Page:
We’re at a point where, to pick an extreme example, we could make realistic computer animated child pornography. No one is harmed in production, but I think most people would say that it’s over the line and shouldn’t be made, distributed, or consumed.

          You can also argue that Japan isn’t exactly collapsing under the weight of its animated kink, but I’d still prefer to live in a society that doesn’t indulge that kind of fantasy.

          • I guess I’m a bit more about freedom to do what you like as long as it doesn’t harm anyone, but I do agree that stuff like child porn is extremely problematic for society. On one side you could argue that using animated porn as an outlet might reduce risk to real children, but you could also argue that exposure to animated porn drives up the probability of ‘acting out’. I’ll leave it to the scientists to figure out that one. I would be in favour of restricting material that did increase risk to real people, whether it be porn, depictions of violence or whatever, but I’m not sure where the evidence lies on this. You have studies come out saying that there is no link between violent video games and real-world violence. Could that be the case across the board? What about if violent films or games only increased violence in SOME people but not in most? Worth restricting? What level of risk is acceptable to society? Hard questions.

    • Oh and it’s quite possible that this change was actually made to avoid getting a higher rating from PEGI or ESRB.

  • Classification Board are utter see you next Tuesdays.

    Example. I watched Degrassi Junior High, made in 1987, rated PG, which contained scenes where a crowd of teenagers are surrounding a girl and screaming ‘take it all off’ and to go ‘all the way’. The scene then cuts but you can still hear the crowd baying for flesh. PG.

    I guess because it wasn’t a computer game it wasn’t rated higher and because it was the 80s when people were actually sensible it didn’t contain ‘trigger warnings’.

    • Loved Degrassi High growing up, so many life lessons. And some pretty damn dark stuff at times, like when one of the characters committed suicide in the toilet cubicle. But done tastefully.

    • I’m pretty freeform with swearing, but we do have minors and stuff that read the site and comments mate. Mind editing the above? (I don’t want to go into people’s comments unless I absolutely have to.)

      • Were you referring to my post? Or @zambayoshi …?

        I realize he dropped the Australian native c-bomb, but my post is far thicker with swearing. Happy to do so, if you like.

        Though I do find it ironic that you’re asking for censorship in response to detest for the current state of that exact subject.

        • Nah, it was a reply to @zambayoshi. And I get where you’re coming from, but we’ve had complaints come in before from schools and readers where c-bombs and the like (either in URL, headline, so forth) will result in the site being blocked or banned.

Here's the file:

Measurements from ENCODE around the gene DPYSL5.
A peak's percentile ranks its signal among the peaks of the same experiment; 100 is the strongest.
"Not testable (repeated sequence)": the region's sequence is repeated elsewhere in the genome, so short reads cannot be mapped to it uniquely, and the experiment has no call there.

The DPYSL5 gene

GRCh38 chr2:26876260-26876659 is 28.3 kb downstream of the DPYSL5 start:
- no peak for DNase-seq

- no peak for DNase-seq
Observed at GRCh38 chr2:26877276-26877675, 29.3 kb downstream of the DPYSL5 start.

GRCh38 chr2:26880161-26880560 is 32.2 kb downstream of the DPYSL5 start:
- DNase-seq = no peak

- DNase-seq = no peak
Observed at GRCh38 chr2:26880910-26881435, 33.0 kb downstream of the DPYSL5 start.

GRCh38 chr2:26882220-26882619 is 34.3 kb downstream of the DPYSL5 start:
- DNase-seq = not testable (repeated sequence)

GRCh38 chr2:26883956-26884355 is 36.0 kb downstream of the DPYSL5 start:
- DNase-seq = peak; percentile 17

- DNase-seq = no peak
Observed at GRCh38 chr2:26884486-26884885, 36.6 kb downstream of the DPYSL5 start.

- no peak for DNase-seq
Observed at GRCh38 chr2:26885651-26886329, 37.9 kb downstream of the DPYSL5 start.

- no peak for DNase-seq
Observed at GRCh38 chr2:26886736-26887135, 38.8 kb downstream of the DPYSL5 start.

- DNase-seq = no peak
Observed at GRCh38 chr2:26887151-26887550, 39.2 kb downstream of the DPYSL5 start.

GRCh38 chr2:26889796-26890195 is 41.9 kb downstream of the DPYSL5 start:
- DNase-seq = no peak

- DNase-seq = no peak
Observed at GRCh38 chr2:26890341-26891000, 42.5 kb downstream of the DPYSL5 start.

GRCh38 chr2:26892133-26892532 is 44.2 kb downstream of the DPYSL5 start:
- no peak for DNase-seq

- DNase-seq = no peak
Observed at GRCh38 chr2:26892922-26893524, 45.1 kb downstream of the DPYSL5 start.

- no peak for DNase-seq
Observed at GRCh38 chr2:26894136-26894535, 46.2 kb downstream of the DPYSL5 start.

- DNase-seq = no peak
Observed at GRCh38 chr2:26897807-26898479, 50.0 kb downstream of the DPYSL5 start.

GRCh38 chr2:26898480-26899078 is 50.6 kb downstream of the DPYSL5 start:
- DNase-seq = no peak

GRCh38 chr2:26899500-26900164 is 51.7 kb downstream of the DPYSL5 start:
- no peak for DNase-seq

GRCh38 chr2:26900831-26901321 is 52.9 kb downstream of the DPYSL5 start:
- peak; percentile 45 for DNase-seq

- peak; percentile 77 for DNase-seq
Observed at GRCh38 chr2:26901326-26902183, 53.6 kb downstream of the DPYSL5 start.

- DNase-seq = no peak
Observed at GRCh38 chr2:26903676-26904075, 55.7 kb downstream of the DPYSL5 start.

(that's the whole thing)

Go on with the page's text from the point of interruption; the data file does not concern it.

Not my choice or preference, but also people don’t walk down the street dropping c-bombs at everyone they meet. It’s my job to keep the peace and all that.

          • Maybe not everyone they meet, but my first given nickname after arriving on these shores was the oh-so-affectionate “Americu*t”.

            In all seriousness, though, I can respect that, Mr. Walker.

          • Not my choice or preference, but also people don’t walk down the street dropping c-bombs at everyone they meet

            Are you sure you live in Australia? 😛

    • I think what people aren’t understanding about this is that the game was never going to be censored or refused classification. The content was just required to have a “threat of sexual violence” content description, in the same way that you would see “high impact violence”, “horror themes” or “high impact drug use” etc.

      Activations obviously wanted to avoid this ratings description and so voluntarily edited the scene and re-submitted it. This allowed them to avoid the sexual violence rating warning, which was obviously a problem for them.

      This has nothing to do with our classification system being heavy handed. In fact I would say this was an example of the system being effective because potential sensitive information was flagged, described appropriately and then deemed fit for an R18+ rating.

      Activisions actions were probably driven by the larger conversation around sexual violence, fear of such content affecting sales, and the brand image they want to project. That is a societal pressure and a whole other complex conversation that doesn’t really bear going into here.

  • There seems to be some confusion in the comments here about who is responsible for Australia’s attitude to videogame censorship.

    It is certainly no pearl-clutching small-L liberals who get “triggered” and need a “safe space.”

    Censorship of objectionable material in this country is 100% the purview of the right wing, all the way.

    You can blame Labor and the Greens and the now-defunct Democrats for ruining the economy with their bizarre obsession with not wanting the entire planet to get trashed by the rich…

    …but please don’t suggest they have anything to do with videogame censorship.

    QUALIFICATION: When the ALP gets into power it does occasionally have to let various ultra-prudish elements have their way. After all, both our major parties are Centrist by global standards and barely distinguishable to anyone from a place not girt by sea.

    The real issue with videogames in Australia is that the government just doesn’t give a shit about them, doesn’t view them as an industry, doesn’t think they should take up any time in parliament for any reason.

    But the important thing to remember – it is not “identity politics” or feminism that censors videogames here. It’s conservatives.

    • It ain’t the conservatives dude. Have you seen who is in charge of the ACB? Or who the current board members are? The resumes overwhelmingly scream liberal touchy-feely brigade!